Early childhood education: Children can tell when a teacher commits “sins of omission.”

Laura Schulz, a primary investigator in the Early Childhood Cognition Lab in the Department of Brain and Cognitive Sciences at MIT led a series of studies on building trust in early childhood education. She reports,

Children learn a great deal about the world from their own exploration, but they also rely on what adults tell them. Studies have shown that children can figure out when someone is lying to them, but cognitive scientists from MIT recently tackled a subtler question: Can children tell when adults are telling them the truth, but not the whole truth?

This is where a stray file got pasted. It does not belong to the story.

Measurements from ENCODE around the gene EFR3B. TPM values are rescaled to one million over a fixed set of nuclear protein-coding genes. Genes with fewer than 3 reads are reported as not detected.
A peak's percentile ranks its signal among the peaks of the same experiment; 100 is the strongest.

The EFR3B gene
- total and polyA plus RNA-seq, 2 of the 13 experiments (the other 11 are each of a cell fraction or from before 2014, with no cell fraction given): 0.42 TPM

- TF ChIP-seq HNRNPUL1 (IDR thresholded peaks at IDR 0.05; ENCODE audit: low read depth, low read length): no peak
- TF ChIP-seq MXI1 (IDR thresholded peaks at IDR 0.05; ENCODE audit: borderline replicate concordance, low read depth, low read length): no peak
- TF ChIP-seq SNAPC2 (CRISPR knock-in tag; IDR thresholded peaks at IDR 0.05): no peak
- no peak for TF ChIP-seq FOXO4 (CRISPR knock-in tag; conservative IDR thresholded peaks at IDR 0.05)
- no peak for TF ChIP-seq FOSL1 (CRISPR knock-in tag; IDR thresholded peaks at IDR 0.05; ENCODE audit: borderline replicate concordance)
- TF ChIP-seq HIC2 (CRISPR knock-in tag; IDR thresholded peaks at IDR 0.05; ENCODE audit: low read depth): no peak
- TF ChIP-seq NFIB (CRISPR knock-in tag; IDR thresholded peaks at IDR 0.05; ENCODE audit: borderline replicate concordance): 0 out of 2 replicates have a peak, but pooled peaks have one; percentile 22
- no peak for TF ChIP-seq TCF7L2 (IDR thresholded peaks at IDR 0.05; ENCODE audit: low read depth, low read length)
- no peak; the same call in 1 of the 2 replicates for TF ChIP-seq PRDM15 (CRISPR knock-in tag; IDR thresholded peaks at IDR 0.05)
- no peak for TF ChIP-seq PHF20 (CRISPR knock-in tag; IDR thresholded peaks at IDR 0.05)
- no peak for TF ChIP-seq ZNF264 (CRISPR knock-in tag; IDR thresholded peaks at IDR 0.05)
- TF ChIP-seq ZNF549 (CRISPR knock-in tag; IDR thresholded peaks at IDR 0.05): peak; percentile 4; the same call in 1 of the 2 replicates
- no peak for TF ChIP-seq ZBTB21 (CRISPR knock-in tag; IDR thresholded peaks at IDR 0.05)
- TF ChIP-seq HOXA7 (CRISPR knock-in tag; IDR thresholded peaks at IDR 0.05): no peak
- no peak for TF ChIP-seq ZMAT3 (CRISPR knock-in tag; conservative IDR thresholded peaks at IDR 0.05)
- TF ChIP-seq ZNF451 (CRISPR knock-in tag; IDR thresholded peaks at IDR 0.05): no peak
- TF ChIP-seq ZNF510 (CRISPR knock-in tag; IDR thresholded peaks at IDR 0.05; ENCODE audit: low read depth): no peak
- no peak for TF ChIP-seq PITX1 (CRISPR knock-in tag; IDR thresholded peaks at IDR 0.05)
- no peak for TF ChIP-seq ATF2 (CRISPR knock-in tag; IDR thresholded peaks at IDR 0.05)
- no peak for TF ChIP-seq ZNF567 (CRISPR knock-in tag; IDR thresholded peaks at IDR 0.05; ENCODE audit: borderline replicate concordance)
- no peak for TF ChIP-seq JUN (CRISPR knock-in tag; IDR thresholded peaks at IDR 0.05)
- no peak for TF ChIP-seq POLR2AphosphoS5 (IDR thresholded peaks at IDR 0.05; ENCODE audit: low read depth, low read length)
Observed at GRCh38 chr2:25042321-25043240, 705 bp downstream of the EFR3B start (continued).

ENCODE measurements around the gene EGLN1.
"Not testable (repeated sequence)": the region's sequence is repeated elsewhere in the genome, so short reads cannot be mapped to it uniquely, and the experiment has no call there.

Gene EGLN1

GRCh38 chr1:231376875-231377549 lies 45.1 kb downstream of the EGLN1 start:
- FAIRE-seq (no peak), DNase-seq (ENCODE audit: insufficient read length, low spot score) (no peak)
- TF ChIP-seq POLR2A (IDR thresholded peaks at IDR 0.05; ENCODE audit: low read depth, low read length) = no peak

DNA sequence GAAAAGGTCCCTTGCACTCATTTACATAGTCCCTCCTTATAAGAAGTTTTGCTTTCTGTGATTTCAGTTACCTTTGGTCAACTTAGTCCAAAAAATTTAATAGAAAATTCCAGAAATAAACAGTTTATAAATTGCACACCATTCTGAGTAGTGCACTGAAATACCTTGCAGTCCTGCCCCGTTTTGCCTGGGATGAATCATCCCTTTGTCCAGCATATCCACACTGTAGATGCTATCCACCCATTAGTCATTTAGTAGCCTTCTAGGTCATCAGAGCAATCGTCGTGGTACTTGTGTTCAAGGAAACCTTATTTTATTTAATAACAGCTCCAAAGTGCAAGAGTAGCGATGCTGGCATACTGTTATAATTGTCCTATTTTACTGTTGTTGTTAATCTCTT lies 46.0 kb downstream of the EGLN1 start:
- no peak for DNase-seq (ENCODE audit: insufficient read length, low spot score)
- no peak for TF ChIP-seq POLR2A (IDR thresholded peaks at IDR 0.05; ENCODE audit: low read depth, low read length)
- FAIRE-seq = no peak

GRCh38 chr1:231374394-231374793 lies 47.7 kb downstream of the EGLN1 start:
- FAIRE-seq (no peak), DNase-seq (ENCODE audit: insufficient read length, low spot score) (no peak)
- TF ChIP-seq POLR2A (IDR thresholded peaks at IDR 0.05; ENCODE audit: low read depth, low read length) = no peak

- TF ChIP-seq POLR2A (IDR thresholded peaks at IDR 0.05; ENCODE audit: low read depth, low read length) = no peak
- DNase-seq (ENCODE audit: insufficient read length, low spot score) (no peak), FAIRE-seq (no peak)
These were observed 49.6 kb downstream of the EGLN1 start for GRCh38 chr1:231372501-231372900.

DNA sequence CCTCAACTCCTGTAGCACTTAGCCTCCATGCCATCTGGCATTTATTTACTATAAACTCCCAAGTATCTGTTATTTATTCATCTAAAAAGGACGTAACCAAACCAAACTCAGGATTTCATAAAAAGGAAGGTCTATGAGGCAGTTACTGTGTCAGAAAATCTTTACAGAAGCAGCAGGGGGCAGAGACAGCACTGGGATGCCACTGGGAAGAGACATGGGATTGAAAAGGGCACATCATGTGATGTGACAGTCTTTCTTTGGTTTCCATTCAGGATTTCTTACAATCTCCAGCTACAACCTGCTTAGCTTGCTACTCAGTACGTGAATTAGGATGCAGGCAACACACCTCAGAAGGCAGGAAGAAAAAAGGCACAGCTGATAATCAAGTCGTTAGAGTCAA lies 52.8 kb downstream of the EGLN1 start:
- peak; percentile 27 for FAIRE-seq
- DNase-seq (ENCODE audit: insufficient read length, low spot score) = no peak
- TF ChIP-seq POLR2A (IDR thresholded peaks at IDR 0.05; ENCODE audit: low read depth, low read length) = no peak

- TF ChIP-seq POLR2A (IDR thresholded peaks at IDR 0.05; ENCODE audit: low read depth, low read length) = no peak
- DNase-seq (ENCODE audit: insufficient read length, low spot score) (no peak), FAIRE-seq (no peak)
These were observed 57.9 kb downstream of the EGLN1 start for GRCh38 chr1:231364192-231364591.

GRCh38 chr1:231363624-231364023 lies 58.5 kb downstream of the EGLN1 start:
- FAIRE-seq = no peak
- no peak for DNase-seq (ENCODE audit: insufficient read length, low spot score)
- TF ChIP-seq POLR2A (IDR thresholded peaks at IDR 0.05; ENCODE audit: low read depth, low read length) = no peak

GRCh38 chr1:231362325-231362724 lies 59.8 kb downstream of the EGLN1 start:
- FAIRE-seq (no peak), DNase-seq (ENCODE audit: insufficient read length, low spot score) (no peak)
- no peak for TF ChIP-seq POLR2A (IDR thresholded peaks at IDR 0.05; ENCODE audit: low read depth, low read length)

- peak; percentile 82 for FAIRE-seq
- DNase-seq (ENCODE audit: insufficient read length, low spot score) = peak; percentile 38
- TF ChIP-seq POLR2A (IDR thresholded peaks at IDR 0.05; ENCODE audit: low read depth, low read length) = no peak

In the most recent explorations

“This shows that children are not just sensitive to who’s right or wrong,” Gweon says. “Children can also evaluate others based on who’s providing information that is enough or not enough for accurate inference. They can also adjust how they learn from a teacher in the future, depending on whether the teacher has previously committed a sin of omission or not.”

Melissa Koenig, an associate professor at the University of Minnesota Institute of Childhood Development who was not part of the research team, commented

“The study shows yet another set of criteria that children bring to their evaluation of other speakers, beyond things like accuracy, confidence, or knowledgeability,”

There is one comment

  1. Marilyn Llewellyn

    An excellent book just came out with Chip Donohue (2014) as the editor. The title is Technology and Digital Media in the Early Years: Tools for Teaching and Learning. A colleague of ours, Roberta Schomburg, co-authored the chapter Teaching with Technology: Preparing Early Childhood Educators for the Digital Age.

    Like

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